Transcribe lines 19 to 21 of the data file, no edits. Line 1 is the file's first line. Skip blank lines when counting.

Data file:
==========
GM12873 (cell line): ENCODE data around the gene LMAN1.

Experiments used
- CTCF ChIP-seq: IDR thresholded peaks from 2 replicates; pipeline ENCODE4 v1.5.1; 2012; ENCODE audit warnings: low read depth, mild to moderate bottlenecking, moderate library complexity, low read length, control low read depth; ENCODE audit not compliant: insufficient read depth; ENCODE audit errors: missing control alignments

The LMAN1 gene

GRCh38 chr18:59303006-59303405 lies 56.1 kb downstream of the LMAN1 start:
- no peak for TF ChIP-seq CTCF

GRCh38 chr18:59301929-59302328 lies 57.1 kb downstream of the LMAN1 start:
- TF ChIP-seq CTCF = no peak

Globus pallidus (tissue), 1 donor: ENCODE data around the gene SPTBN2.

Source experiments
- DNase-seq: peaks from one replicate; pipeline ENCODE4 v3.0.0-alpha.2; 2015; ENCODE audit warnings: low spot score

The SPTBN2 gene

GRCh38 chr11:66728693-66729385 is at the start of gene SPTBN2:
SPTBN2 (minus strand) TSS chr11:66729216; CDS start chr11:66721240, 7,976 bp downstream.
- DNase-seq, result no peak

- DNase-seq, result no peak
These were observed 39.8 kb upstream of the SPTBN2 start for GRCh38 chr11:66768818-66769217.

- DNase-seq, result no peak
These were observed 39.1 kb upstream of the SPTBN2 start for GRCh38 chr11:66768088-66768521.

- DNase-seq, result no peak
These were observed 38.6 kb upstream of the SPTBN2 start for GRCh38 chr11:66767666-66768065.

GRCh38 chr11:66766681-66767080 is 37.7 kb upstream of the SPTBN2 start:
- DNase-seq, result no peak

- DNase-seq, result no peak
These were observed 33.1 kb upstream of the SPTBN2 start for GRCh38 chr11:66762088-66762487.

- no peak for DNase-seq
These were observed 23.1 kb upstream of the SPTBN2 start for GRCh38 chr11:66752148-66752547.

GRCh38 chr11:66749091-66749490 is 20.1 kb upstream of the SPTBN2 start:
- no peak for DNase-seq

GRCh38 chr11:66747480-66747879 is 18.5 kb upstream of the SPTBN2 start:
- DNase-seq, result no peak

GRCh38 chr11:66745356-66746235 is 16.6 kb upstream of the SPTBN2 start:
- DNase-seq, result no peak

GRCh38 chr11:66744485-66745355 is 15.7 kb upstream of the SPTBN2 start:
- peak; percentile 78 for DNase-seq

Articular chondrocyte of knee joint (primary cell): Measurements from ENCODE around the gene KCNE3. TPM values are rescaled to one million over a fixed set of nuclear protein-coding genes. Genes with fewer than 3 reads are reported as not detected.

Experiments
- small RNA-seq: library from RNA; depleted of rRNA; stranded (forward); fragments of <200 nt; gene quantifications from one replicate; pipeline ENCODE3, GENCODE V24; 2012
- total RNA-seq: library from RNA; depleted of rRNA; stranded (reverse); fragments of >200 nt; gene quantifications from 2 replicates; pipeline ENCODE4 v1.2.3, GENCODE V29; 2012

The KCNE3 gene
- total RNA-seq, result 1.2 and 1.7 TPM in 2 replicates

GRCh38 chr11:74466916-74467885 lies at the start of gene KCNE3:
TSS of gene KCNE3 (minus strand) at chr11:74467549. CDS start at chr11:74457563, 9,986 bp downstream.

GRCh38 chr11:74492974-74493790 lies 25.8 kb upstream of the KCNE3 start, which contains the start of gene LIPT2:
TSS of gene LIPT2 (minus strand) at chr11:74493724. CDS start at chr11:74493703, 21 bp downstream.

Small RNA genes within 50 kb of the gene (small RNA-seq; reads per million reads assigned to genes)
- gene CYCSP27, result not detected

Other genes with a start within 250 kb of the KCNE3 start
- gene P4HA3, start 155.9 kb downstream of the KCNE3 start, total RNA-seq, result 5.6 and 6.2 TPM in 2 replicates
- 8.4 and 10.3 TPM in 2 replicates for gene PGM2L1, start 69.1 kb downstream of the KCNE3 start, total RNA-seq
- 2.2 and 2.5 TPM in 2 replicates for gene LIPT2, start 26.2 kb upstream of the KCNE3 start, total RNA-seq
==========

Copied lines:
These were observed 39.1 kb upstream of the SPTBN2 start for GRCh38 chr11:66768088-66768521.

- DNase-seq, result no peak
These were observed 38.6 kb upstream of the SPTBN2 start for GRCh38 chr11:66767666-66768065.